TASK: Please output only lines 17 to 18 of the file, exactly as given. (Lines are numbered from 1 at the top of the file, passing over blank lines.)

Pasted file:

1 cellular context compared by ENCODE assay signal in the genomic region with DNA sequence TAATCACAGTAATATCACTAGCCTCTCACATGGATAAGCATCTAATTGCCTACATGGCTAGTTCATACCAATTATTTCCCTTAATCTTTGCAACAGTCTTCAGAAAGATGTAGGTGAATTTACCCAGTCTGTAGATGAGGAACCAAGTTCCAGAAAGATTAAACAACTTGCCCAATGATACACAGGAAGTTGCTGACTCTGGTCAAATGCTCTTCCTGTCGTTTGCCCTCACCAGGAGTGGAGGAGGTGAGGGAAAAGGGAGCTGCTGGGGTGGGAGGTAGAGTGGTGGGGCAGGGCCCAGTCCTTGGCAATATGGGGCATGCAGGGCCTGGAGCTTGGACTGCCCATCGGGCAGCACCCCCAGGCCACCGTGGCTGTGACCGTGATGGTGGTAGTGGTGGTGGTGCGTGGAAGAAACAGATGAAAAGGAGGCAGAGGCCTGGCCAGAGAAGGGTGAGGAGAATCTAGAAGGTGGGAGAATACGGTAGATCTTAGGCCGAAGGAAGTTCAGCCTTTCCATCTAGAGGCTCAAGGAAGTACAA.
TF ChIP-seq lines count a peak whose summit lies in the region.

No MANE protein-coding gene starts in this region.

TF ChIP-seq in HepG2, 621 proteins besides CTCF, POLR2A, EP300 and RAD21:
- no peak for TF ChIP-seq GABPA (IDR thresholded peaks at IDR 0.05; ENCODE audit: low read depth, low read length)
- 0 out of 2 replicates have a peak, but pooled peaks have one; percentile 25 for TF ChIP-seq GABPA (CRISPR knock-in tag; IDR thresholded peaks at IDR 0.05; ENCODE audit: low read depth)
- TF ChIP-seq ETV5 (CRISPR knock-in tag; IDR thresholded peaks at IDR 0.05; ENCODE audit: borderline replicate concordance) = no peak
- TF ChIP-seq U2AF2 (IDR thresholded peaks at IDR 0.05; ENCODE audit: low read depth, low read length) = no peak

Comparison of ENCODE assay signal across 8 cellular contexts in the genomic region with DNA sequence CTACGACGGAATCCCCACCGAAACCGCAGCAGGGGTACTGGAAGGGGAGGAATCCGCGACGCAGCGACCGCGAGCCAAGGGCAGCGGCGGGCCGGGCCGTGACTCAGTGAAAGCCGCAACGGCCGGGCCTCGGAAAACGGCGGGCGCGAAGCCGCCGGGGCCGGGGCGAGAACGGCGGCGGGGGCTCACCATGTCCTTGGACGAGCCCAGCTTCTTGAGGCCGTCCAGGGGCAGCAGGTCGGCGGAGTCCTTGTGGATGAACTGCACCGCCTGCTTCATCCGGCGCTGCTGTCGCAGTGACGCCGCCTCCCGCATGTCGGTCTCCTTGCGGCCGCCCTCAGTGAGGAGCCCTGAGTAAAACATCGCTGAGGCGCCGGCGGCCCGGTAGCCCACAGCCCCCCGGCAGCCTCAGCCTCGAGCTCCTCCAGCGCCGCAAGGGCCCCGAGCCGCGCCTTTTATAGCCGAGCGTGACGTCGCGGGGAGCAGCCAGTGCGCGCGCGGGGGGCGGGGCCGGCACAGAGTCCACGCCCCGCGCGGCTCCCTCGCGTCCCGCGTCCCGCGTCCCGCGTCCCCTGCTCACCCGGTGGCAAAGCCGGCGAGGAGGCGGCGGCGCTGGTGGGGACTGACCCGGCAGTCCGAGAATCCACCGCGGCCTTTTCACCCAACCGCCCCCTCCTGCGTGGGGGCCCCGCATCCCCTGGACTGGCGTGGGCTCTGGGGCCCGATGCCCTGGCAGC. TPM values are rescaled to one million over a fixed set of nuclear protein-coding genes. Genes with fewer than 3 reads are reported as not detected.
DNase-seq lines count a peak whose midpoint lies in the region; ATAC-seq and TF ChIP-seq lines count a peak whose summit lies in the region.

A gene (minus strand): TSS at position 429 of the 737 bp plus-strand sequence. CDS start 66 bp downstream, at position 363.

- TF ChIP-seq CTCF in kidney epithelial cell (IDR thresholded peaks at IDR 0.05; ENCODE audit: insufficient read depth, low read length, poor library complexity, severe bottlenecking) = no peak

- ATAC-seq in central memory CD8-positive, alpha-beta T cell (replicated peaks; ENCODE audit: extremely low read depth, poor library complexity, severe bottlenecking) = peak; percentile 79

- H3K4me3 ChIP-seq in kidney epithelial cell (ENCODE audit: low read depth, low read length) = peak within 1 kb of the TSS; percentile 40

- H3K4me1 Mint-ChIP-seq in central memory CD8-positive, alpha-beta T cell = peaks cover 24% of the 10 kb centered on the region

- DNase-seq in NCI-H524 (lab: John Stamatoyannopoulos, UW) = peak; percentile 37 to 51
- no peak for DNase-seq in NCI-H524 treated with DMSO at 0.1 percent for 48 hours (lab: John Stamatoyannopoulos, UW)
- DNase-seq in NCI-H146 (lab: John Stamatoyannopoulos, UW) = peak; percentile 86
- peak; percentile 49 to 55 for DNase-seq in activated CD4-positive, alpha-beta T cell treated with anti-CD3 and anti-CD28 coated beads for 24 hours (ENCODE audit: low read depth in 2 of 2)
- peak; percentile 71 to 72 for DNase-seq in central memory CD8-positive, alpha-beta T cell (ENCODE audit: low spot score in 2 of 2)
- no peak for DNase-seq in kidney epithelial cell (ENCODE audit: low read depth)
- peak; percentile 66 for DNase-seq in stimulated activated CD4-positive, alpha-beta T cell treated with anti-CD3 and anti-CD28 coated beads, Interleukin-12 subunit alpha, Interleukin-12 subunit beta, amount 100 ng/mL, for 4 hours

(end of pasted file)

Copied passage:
- no peak for DNase-seq in NCI-H524 treated with DMSO at 0.1 percent for 48 hours (lab: John Stamatoyannopoulos, UW)
- DNase-seq in NCI-H146 (lab: John Stamatoyannopoulos, UW) = peak; percentile 86